This brings up the issue of what to do if a woman rebuffs you. My advice to men has always been the following: If a woman rebuffs you in a very clear way, as in she says, “NO! Don’t touch me!” I advise men to immediately but politely terminate the date and leave, and go find another woman. Trying to have sex with a woman who does not want to have sex with you is a massive waste of time, and men shouldn’t do it. I have been telling men this for years and in many different ways.
However, if a woman rebuffs you in a very indirect or coy way, that’s very different. If you are a woman, you are well aware that there are times you could be with a man who you want to kiss (or get even more sexual with) but you’re just a little shy or uncomfortable at that moment. Again, this is how (most) women are. You don’t have to like it, but those are the facts.
If a woman rebuffs a man coyly, indirectly, or gently, the advice I have given, and will continue to give, is to back off, wait a few minutes, then try again in a very dominant way. A man should try that one or two more times.
Notice I said one or two more times. That’s it. After about the third time, it’s game over. That guy needs to wrap up the date and go find a different woman. Again, I have been saying this to men for years. I do not believe in, or condone, repeatedly pestering a woman to get sexual with you who does not want to get sexual with you. It’s a pain in the ass, a waste of time, it damages your self esteem, increases scarcity mentality, and shows outcome dependence, all of which is bad for a man. Politely end the date and go find another woman who is more willing. Very simple.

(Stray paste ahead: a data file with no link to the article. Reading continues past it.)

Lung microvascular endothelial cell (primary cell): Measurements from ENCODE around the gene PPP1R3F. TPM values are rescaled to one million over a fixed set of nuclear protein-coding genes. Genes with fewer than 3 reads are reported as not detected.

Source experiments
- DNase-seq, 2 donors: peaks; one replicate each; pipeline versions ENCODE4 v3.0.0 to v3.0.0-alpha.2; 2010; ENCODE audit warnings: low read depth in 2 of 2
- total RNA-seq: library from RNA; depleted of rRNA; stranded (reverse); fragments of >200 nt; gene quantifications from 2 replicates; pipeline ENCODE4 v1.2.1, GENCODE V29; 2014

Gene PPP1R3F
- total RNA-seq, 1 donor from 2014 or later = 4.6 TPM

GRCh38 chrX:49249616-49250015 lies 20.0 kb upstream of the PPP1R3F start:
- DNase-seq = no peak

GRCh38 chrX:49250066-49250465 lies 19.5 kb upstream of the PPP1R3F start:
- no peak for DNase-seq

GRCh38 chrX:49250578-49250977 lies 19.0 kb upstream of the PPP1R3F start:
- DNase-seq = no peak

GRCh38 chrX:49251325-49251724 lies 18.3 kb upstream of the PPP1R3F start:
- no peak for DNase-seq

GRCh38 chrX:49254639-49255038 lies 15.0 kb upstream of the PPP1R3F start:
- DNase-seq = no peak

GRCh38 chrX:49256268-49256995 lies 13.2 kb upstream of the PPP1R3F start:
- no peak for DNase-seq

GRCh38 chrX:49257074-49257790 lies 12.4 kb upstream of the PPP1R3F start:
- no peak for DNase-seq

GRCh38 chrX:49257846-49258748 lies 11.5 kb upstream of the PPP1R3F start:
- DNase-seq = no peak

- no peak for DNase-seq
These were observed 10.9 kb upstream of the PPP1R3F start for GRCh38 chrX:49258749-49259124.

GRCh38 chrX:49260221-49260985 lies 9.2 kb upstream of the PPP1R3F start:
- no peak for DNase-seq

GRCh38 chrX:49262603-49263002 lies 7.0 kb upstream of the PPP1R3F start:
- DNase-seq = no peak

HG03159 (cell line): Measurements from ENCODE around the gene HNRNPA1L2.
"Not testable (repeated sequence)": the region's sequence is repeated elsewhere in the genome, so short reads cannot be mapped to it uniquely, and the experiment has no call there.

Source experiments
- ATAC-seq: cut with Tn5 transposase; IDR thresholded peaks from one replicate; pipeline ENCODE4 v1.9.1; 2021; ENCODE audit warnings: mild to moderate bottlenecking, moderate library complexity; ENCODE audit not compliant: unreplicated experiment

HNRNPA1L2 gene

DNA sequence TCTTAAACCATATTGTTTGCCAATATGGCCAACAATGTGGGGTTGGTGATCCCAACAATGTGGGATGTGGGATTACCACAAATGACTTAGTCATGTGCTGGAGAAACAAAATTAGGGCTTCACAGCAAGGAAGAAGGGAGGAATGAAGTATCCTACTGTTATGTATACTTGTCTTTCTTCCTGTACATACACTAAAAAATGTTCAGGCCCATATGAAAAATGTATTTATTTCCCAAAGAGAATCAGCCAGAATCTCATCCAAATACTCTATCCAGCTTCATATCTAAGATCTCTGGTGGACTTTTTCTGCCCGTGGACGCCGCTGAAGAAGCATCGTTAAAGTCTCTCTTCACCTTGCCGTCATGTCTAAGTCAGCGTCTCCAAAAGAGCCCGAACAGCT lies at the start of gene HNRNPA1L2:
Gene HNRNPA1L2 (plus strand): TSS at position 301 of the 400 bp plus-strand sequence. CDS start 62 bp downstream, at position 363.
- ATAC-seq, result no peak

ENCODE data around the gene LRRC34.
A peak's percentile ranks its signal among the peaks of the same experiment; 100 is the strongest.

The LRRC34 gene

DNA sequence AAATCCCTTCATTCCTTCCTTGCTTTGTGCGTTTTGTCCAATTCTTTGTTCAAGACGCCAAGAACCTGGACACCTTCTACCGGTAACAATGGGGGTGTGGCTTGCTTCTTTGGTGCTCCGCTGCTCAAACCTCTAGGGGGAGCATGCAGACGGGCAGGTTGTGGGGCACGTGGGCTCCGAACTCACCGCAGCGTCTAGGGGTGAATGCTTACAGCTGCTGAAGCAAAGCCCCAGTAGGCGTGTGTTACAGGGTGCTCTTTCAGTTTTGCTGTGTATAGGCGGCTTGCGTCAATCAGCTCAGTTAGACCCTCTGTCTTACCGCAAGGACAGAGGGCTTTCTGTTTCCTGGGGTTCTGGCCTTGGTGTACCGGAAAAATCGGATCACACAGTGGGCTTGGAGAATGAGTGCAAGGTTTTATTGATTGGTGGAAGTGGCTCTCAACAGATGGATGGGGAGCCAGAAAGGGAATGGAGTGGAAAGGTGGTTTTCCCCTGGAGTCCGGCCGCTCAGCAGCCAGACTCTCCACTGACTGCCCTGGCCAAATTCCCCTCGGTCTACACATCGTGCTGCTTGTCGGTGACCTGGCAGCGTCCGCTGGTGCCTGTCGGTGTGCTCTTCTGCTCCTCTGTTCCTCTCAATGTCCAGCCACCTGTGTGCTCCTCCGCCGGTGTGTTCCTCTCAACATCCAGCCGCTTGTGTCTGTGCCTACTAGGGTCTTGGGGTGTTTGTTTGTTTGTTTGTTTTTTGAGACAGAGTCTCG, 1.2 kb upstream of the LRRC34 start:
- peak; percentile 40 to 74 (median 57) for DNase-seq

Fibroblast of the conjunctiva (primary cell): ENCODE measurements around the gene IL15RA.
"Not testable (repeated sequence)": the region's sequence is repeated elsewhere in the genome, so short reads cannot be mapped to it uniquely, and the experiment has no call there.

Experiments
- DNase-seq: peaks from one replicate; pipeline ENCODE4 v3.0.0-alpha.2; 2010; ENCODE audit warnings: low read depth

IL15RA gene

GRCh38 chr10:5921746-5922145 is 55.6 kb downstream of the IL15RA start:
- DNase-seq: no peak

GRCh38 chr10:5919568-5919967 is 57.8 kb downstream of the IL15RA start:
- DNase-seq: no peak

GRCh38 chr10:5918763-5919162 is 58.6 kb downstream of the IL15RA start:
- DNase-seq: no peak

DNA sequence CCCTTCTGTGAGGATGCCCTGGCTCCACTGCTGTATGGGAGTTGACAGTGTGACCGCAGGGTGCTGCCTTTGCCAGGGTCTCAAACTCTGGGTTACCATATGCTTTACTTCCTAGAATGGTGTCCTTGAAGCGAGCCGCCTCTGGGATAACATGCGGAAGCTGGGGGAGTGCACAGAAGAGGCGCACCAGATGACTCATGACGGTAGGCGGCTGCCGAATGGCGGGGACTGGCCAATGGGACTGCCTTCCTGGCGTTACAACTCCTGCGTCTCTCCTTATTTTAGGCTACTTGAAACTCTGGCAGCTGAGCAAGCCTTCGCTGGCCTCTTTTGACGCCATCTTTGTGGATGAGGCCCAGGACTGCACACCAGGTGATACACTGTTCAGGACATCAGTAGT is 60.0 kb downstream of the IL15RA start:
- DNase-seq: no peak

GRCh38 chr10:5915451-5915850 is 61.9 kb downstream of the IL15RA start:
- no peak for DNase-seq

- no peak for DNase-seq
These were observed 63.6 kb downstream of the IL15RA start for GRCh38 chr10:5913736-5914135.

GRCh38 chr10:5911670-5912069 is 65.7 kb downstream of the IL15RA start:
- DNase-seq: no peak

Therefore, given the three limitations of:
- Touching or escalating on a woman but not doing it in a way that would be sexually assaulting her (i.e. gently touching her hand or hair without permission is okay, putting her hand on your dick without her permission is not).
- Immediately stopping and leaving her if she clearly rejects.
- Immediately stopping if she coyly or indirectly rejects two or three times in a row.
…then being dominant and pushing for sex is a good thing and men should do it.
Otherwise, your advice to men wanting sex (which is pretty much all men) is to meekly ask a woman “can I touch your hair?”, “can I kiss you now?”, “can I take your bra off now?”, “okay good, can I take your panties off now?”. Or perhaps to sit there like a bump on a log, never touch her, never ask her, and wait until the woman leaps at him and starts tearing his clothes off.
I realize this kind of thing happens on modern-day TV shows and in Hollywood romantic comedies, but does it work in the real world? You and I both know the answer.
Being dominant is good, and pushing for sex is good, as long as one does it in a way that doesn’t violate boundaries.
Misuse of the Word “Rape”
Now we need to discuss the language people use when they discuss these topics. Sadly, there is a conscious attempt to bend the meaning of certain words in childish attempts to attack others. I see this happen most often with the word “rape”, and variations of it.